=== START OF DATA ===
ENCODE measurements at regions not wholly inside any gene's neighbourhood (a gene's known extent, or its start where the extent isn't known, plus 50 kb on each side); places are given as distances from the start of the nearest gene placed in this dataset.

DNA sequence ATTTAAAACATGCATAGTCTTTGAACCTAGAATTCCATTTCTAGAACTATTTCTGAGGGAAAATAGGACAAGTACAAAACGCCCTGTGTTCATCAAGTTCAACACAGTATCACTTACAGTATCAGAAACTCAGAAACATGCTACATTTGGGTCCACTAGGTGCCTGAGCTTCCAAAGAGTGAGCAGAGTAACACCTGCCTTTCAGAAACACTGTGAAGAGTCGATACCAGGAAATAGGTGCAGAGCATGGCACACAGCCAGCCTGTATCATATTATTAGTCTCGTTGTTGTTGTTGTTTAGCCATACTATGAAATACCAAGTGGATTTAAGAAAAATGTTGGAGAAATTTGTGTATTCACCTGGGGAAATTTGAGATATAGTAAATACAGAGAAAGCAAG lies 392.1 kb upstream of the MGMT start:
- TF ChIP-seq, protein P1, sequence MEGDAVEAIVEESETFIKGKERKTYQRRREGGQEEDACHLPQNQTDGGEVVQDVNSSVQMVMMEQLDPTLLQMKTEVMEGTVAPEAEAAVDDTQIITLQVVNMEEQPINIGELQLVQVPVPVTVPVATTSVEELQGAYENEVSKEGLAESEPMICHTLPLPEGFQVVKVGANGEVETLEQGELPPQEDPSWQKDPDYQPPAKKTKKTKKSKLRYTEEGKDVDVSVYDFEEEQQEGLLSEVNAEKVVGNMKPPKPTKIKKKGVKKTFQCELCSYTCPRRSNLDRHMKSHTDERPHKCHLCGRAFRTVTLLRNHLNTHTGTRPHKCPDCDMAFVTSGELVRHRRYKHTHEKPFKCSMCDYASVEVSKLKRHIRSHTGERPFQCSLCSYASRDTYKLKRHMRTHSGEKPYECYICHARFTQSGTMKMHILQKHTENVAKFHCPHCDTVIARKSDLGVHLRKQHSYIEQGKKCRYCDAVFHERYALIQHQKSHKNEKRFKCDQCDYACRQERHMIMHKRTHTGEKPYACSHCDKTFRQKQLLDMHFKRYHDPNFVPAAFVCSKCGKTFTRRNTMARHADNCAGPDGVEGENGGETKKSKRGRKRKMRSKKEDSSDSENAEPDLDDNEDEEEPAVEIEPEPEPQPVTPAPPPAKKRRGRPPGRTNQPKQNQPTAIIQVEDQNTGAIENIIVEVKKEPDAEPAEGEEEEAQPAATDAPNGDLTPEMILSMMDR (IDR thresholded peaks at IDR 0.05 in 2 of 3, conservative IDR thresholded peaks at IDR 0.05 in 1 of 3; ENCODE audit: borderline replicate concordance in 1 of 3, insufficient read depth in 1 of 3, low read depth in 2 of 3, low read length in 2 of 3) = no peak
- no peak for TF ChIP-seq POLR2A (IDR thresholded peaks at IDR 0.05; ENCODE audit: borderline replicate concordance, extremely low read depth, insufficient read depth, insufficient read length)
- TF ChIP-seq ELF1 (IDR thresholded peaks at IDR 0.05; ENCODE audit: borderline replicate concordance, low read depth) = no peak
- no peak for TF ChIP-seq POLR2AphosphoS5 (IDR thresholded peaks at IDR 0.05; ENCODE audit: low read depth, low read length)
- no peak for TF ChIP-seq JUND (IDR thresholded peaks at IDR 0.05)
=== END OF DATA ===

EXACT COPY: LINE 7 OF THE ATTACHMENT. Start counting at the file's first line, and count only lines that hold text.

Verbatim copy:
- no peak for TF ChIP-seq JUND (IDR thresholded peaks at IDR 0.05)